While hardly a rigorous personality assessment, the outcome can still be disappointing if you see yourself as a Tigger-type - full of bounce - but turn out to be more of an Eyeore. Even more so if friends concur with the result.

"These quizzes are a fun party game but clearly no-one is a square peg in a square hole. People react differently in different situations and with different people. Your friends, your mum and dad, your child will see different parts of you."

Ronald Reagan liked to compare himself to Rambo, the action hero of 1985. Not long after the film's release, 39 American hostages were freed in Lebanon. "After seeing Rambo last night, I know what to do next time this happens," the president joked.

Several months later, he again invoked the spirit of the fictional avenger as he promised tax reform: "Let me tell you, in the spirit of Rambo, we're going to win this thing."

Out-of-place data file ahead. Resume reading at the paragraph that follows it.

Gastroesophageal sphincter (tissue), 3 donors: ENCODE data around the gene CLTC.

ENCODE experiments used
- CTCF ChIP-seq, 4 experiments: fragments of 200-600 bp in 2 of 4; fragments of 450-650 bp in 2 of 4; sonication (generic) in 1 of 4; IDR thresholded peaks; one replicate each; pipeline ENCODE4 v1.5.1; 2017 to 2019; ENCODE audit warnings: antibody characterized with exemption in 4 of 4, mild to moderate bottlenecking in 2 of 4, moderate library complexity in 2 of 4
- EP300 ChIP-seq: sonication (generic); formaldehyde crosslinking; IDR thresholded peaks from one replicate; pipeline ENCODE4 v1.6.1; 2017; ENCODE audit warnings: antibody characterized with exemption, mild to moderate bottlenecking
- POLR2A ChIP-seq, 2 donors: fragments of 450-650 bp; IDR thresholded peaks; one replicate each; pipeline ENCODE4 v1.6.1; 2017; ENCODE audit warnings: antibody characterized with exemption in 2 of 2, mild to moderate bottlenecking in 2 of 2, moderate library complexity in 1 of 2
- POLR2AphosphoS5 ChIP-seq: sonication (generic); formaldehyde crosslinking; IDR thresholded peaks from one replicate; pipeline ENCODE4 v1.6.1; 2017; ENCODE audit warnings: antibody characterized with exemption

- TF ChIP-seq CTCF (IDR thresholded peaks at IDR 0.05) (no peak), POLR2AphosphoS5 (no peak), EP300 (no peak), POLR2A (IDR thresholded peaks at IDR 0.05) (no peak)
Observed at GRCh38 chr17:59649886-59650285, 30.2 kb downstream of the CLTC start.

And Boris Johnson - something of a Billy Bunter figure - aims to emulate Pericles, "responsible for the rejuvenation of Athens".

Kate Bush sings in 1970s
You had a temper like my jealousy, too hot, too greedy. How could you leave me, when I needed to possess you? I hated you. I loved you, too
Kate Bush on Heathcliff

Perhaps it is the rather more sympathetic film version of Heathcliff that Mr Brown is thinking of - Timothy Dalton, perhaps, or Richard Burton - rather than the unpleasant piece of work in the novel. Or he is a fan of Kate Bush's passionate pleadings.

To see oneself as a favourite character is quite childlike, says Ms Mansi, and role-play is a valuable part of a small child's development.

"Children try out who they are and what values they like. A four-year-old pretending to be Angelina Ballerina is thinking 'I want to be like her'.

"But if she's still doing that by age 12, you might worry. To be doing it as an adult shows a lack of a sense of self."


Below is a selection of your comments.

People know that he was joking, right? He agreed with the preposterous suggestion put to him with good humour and a little sarcasm. Do let's move on.
Caroline, London